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CAL Fire TCU Looks Back On 2019, Firewise

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Sonora, CA – As 2019 draws to a close, local CAL Fire officials look back on a fire season that shows more residents are clearly becoming fire-wise.

Tuolumne Calaveras Unit spokesperson Emily Kilgore shares she and her colleagues are starting to see a slight downward trend in fire ignition incidents as compared to the past couple of years, although the top three fire causes continue to be escaped debris burns, equipment/tools and vehicle-related.

Statistics through early December indicate CAL fire TCU responded to 278 fires that burned a total of 937 acres, compared to 2018 when there were 256 ignitions impacting 13,475 acres.

By comparison, the largest regional wildfire for the Mother Lode in 2019, the 5,563-acre Briceberg incident in Mariposa County, for which TCU provided assistance, was five times larger than all of the unit’s fires combined.

She also recalls, “One of the 2018 incidents was the Waverly Fire (near Linden), which involved over 12,000 acres.” Separating it out from the rest of the ignitions would otherwise leave a total of 1,636 acres for the unit in 2018.

“So, we are seeing a decrease in ignitions as well as in the number of acres burned,” Kilgore maintains. Asked if the Columbia aircraft had a busier than normal season, she replies that they were taking to the air at a normal response level for a fire season, including providing regular assistance to surrounding units.

2/3rds Of Local CAL Fire Incidents Kept to < One Acre

Of the 247 above mentioned fires in 2019, 171, or nearly two-thirds, were kept to less than an acre.

Kilgore attributes the lower stats to increased public awareness and support, residents taking responsibility to mitigate some of their fire risk, as well as individuals and neighborhoods, becoming more fire aware. Notably, participation is up for educational outreach activities and programs that have to do with wildfire preparation.

There is also a big upswing coordinated activities by residents in various areas focused on establishing Firewise USA communities, particularly in Tuolumne County, according to Kilgore, who says that prior to 2019, the county did not have any such nationally recognized communities and now there are nearly a dozen such sites in the application phase or approved.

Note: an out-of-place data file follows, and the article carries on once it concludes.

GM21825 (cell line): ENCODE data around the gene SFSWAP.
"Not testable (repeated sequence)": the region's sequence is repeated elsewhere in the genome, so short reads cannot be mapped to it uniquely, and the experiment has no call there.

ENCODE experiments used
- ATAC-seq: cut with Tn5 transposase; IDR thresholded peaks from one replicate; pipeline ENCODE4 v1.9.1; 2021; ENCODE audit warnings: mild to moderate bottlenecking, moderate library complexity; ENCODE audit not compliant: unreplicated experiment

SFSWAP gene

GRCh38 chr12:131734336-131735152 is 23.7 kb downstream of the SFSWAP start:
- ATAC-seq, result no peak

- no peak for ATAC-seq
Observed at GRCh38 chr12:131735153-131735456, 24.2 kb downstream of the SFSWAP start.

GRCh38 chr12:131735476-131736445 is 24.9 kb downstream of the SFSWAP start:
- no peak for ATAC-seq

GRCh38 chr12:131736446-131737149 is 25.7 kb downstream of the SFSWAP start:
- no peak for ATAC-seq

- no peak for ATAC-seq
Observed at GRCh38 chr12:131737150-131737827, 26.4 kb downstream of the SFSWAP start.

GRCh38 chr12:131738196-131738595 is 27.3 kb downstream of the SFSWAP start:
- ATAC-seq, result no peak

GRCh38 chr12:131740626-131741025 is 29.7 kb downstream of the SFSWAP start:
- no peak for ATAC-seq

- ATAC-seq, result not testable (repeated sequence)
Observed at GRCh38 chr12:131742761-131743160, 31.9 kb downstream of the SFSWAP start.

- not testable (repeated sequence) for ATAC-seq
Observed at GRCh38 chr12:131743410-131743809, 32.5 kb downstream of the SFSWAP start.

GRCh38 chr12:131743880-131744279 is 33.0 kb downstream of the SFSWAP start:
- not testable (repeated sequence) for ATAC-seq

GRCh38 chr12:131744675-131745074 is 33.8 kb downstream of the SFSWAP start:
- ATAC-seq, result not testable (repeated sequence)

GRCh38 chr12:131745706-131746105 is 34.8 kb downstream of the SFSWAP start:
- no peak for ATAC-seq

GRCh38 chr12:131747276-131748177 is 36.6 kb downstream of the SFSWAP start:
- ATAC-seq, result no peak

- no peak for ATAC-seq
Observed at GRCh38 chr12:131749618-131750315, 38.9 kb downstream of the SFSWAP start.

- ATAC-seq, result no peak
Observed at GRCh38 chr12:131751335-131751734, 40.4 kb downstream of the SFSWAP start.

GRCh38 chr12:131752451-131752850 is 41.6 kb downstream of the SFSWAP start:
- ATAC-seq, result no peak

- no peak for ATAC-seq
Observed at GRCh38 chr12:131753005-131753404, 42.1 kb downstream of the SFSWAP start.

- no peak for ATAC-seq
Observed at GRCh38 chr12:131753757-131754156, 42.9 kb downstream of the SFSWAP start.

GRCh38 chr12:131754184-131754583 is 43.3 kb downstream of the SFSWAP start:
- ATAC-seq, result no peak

The Firewise USA program empowers communities and neighborhoods such as subdivisions by providing tools and resources, including grants to reduce wildfire risk and encourages neighbors to collaborate, and develop a plan for risk management and mitigation within the area to minimize fire starts and spreads.

As far as takeaways, Kilgore states, “I think our slight downward trend can continue — residents need to be aware — continue to educate yourself on wildfires and how they spread. One spark can create a wildfire and the better that we have attention to creating one less spark and one less wildfire the less activity we will see in our unit.”

Sampling Of 2019 Fire Event Causes

Clarke Broadcasting also asked Kilgore for cause data relating to a sampling of this fire season’s incidents within the unit and she reports as follows:

The June 17 Mono Way fires behind Walmart, contained at .46 and.3 acres behind Walmart reported here, were vehicle-caused.

The June 23 Gann Fire near New Hogan Lake that burned 22.1 acres was caused by shooting activities but has no information on whether there has yet been any legal action.

The Aug. 15, 24-acre Preston Fire near Preston Lane in Jamestown was ignited by a juvenile playing with fire, who was referred to juvenile probation.

The Aug. 17 Groveland Fire near the airport, which wound up at 2.26 acres, had an undetermined cause, as did the 11.44-acre Knights Ferry Fire.

The Sept. 23, the 80-acre Tulloch Fire was caused by a vehicle.

The Oct. 15 Standard Fire, contained at 1.13 acres after destroying two outbuildings, was caused by debris burning.

The Nov. 19 Rushing Fire near Long Barn that burned 8.77 acres was triggered by a vehicle.